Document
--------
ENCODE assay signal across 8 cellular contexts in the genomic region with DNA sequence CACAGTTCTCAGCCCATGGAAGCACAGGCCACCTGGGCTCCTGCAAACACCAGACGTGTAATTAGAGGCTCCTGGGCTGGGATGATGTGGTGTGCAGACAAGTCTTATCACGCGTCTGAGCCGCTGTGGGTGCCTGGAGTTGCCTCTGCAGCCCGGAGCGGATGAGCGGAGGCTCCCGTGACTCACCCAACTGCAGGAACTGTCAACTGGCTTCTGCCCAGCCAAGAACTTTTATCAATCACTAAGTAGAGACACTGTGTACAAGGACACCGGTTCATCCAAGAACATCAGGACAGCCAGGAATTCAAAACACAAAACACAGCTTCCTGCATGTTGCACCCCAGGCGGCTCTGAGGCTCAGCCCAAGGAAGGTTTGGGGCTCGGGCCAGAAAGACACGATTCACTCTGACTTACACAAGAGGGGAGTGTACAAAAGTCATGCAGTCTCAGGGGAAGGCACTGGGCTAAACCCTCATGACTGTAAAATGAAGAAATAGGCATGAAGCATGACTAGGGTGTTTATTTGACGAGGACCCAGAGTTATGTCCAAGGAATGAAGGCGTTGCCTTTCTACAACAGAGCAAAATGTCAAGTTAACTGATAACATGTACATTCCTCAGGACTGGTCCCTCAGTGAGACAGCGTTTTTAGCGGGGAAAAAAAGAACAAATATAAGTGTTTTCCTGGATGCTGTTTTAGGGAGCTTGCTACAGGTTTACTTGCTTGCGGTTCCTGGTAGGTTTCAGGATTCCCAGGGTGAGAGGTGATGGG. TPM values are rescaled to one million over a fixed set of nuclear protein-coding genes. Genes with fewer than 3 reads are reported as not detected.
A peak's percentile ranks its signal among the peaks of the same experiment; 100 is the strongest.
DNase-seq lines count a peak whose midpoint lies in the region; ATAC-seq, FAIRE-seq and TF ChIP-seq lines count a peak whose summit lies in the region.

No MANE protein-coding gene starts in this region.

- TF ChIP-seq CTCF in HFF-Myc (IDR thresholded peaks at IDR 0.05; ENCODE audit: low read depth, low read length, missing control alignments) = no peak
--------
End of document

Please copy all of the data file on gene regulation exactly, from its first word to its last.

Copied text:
ENCODE assay signal across 8 cellular contexts in the genomic region with DNA sequence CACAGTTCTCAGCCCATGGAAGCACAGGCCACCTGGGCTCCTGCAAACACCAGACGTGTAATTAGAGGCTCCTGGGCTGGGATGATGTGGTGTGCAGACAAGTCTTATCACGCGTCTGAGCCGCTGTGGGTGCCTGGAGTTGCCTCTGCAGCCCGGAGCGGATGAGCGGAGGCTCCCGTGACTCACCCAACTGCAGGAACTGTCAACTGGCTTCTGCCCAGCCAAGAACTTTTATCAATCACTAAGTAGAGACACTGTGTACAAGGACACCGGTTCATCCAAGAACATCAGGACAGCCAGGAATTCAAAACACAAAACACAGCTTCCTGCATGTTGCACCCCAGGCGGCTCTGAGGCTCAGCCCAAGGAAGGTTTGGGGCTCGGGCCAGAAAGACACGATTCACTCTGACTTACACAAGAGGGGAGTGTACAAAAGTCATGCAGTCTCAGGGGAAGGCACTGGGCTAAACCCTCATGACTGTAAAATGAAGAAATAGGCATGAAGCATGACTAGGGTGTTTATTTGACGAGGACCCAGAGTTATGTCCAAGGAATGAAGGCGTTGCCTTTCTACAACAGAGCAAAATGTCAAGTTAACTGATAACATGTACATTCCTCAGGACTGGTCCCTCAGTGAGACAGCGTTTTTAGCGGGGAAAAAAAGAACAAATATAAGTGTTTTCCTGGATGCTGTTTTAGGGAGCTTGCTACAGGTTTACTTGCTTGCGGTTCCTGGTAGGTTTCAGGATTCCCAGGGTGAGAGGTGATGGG. TPM values are rescaled to one million over a fixed set of nuclear protein-coding genes. Genes with fewer than 3 reads are reported as not detected.
A peak's percentile ranks its signal among the peaks of the same experiment; 100 is the strongest.
DNase-seq lines count a peak whose midpoint lies in the region; ATAC-seq, FAIRE-seq and TF ChIP-seq lines count a peak whose summit lies in the region.

No MANE protein-coding gene starts in this region.

- TF ChIP-seq CTCF in HFF-Myc (IDR thresholded peaks at IDR 0.05; ENCODE audit: low read depth, low read length, missing control alignments) = no peak